Signs taped to the entrances of Guerneville’s fire station warn people that it’s risky to step inside — an unusual message for a building dedicated to public safety. It turns out this Russian River firehouse is among an aging group of unreinforced masonry structures in jeopardy of collapse in a major temblor.
“You may not be safe inside,” the sign reads, “during an earthquake.”
Which is precisely the time when those stationed in the building and their equipment would be needed to respond to rescues and aid calls in the event of a major quake, wildfire or flood in the area.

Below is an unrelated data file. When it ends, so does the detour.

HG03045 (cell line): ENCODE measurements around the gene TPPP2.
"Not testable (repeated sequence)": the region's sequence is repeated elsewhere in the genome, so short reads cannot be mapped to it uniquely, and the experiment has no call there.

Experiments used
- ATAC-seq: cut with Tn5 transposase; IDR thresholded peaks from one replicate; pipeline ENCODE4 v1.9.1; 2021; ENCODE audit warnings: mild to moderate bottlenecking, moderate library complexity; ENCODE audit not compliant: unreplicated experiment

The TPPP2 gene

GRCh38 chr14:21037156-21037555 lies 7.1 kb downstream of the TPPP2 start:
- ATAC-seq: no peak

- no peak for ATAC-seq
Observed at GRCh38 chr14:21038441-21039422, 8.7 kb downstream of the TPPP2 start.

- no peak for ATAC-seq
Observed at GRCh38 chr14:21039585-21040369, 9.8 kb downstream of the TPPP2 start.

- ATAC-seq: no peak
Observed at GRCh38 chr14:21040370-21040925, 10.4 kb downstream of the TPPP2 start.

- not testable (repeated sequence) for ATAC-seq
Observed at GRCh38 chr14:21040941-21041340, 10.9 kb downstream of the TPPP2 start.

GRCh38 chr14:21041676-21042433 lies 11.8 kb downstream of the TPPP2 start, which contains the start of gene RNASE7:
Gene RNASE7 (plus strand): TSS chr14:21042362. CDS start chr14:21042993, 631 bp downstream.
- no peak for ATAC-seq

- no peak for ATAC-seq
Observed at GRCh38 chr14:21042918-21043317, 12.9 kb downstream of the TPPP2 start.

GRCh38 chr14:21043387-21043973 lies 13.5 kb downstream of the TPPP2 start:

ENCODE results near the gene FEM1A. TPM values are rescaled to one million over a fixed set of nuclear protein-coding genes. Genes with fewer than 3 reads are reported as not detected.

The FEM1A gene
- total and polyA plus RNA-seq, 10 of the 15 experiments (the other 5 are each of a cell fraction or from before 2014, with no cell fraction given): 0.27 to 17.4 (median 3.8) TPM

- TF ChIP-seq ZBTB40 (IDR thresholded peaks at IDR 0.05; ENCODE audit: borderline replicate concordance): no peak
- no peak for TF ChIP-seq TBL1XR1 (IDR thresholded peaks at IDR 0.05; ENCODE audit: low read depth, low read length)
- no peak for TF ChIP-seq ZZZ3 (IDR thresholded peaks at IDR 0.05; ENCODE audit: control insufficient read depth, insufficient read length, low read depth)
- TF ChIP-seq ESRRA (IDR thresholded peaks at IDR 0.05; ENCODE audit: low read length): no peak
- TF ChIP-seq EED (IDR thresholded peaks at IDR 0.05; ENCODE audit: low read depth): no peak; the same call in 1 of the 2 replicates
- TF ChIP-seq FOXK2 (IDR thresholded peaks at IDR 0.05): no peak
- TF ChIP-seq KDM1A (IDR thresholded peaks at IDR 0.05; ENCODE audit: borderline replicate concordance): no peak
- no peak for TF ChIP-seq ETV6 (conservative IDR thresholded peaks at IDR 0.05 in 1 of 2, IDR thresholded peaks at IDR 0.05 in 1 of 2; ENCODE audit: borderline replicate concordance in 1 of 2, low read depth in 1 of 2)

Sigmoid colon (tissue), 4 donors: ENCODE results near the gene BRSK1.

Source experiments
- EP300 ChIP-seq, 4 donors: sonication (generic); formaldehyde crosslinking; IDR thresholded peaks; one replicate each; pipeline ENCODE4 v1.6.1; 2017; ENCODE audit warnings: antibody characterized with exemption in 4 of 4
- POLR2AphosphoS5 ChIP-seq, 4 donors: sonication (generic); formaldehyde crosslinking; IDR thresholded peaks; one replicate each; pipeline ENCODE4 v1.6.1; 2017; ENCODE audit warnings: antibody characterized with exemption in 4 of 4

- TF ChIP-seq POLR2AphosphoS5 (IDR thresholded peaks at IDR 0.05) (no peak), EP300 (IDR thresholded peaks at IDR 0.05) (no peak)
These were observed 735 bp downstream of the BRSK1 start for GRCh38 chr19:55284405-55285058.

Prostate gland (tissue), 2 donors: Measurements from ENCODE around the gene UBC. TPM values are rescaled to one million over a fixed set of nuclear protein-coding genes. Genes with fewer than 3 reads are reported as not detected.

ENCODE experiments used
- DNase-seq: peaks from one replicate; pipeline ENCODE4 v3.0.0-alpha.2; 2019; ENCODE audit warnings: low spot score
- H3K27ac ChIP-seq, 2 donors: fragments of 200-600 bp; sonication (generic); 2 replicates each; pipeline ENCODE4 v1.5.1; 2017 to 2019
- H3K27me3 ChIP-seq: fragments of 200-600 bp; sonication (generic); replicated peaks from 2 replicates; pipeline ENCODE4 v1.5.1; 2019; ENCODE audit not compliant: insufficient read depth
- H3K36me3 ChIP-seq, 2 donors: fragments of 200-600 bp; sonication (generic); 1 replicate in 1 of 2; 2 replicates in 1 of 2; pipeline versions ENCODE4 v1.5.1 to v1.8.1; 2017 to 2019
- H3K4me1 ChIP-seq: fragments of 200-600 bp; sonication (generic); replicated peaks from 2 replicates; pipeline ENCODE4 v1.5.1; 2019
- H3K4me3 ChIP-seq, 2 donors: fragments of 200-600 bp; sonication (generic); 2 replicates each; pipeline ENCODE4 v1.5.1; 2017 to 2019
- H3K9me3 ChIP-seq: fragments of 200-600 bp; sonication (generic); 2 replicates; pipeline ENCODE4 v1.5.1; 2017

Just down the road, Monte Rio’s 1950s‑era fire station is in similar shape, as is Cazadero’s — all three don’t pass modern seismic standards that decades ago forced universities, hospitals and many other commercial and residential landlords to pursue costly upgrades for the sake of public safety.